Kevin Millar, 2004 World Series Champion, brought this same level of optimism to the Boston Red Sox. As his team was down 3-0 to their rival, New York Yankees in the ALCS, Millar was caught on camera numerous times telling reporters and his teammates, “don’t let us win tonight.” After winning 4-straight against the Evil Empire and sweeping the St. Louis Cardinals in the World Series, Kevin Millar’s positive and optimistic attitude has been credited with the identity of that team.
- Matt Patricia – Experience
David Patcher, Co-Founder of JumpCrew, wrote in an article for Entrepreneur Magazine titled, “Building to Scale, 'No Experience Required.’” He writes, “In the old economy, companies typically hired for the kind of experience that would minimize the investment required in training. In the SaaS economy, however, hiring and training are inseparable. Success requires that organizations and individuals have a mutual commitment to ongoing learning and skills development.”
New England Patriots Defensive Coordinator, Matt Patricia, is often criticized of his football background. His coaching career started as a graduate assistant at his alma mater, Rensselaer Polytechnic Institute. Not known for their football program, Patricia was asked the same question at his first three coaching stops, “Are you sure you want to do this?” Since joining the Patriots in 2004 as an offensive coaching assistant, he has played a pivotal role in their two most recent championships. His success has impressed teams and owners throughout the league and he has been one of the most sought after coaches to fill vacant head coaching roles over the last two seasons.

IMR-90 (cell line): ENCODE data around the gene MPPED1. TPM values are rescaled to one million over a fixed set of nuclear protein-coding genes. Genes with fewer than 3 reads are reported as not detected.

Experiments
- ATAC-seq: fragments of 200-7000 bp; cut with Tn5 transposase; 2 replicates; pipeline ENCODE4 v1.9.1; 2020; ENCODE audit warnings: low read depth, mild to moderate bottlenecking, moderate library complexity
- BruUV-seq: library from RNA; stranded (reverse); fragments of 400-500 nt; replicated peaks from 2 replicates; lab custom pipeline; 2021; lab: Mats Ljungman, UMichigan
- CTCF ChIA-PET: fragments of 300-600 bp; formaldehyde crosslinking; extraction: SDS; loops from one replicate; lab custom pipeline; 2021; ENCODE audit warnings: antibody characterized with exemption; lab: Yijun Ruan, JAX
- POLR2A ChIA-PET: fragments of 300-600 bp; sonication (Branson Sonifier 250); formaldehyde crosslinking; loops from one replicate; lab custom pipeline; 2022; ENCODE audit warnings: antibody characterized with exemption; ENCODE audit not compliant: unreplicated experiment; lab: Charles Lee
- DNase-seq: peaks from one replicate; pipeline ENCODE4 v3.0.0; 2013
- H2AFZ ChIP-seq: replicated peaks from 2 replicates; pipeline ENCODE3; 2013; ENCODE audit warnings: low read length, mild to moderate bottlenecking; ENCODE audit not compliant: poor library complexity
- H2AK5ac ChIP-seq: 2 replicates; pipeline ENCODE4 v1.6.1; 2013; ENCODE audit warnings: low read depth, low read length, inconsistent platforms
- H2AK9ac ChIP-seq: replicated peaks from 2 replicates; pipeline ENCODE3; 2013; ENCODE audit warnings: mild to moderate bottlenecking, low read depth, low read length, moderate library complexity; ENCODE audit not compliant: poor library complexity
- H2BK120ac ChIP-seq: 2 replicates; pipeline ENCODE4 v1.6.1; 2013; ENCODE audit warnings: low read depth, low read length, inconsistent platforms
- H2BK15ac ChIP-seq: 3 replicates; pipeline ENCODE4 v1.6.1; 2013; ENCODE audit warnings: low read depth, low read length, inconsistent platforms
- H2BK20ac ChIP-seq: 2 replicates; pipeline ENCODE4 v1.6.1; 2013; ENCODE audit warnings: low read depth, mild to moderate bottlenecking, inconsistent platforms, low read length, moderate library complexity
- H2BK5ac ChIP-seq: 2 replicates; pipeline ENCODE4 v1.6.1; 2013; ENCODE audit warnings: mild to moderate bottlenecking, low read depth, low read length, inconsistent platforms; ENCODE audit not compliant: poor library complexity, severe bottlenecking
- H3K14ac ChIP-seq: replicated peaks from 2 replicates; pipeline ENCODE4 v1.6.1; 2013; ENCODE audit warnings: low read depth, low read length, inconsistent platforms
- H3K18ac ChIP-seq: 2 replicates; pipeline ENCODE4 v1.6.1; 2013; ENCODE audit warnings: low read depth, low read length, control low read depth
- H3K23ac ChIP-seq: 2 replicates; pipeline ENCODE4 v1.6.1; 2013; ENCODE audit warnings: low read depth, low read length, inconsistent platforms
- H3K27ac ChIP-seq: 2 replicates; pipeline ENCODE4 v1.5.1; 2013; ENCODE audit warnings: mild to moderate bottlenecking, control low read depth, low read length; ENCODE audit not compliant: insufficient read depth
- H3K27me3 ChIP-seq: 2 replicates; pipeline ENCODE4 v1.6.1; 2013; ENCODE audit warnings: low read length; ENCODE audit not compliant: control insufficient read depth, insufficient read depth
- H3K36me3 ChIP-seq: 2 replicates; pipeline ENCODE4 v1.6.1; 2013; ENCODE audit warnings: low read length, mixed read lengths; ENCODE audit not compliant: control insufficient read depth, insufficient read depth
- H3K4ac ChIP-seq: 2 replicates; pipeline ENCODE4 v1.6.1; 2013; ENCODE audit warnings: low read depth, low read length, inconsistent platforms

- Kevin Garnett – Focus
Technology enthusiast and business owner, Tracy Watson, wrote about this important trait for BusinessToCommunity.com in an article titled, “5 Traits Shared by the Best Salespeople.” He explains, “A sales person with focus is one that is driven to reach their goals and is generally self-motivated. Incentives are always effective, but not the driving force with these salespeople. They don’t require direction or guidance at every turn or appear anxious about procedures. In an interview, these candidates will give clear answers to questions and demonstrate a history of achieving objectives.”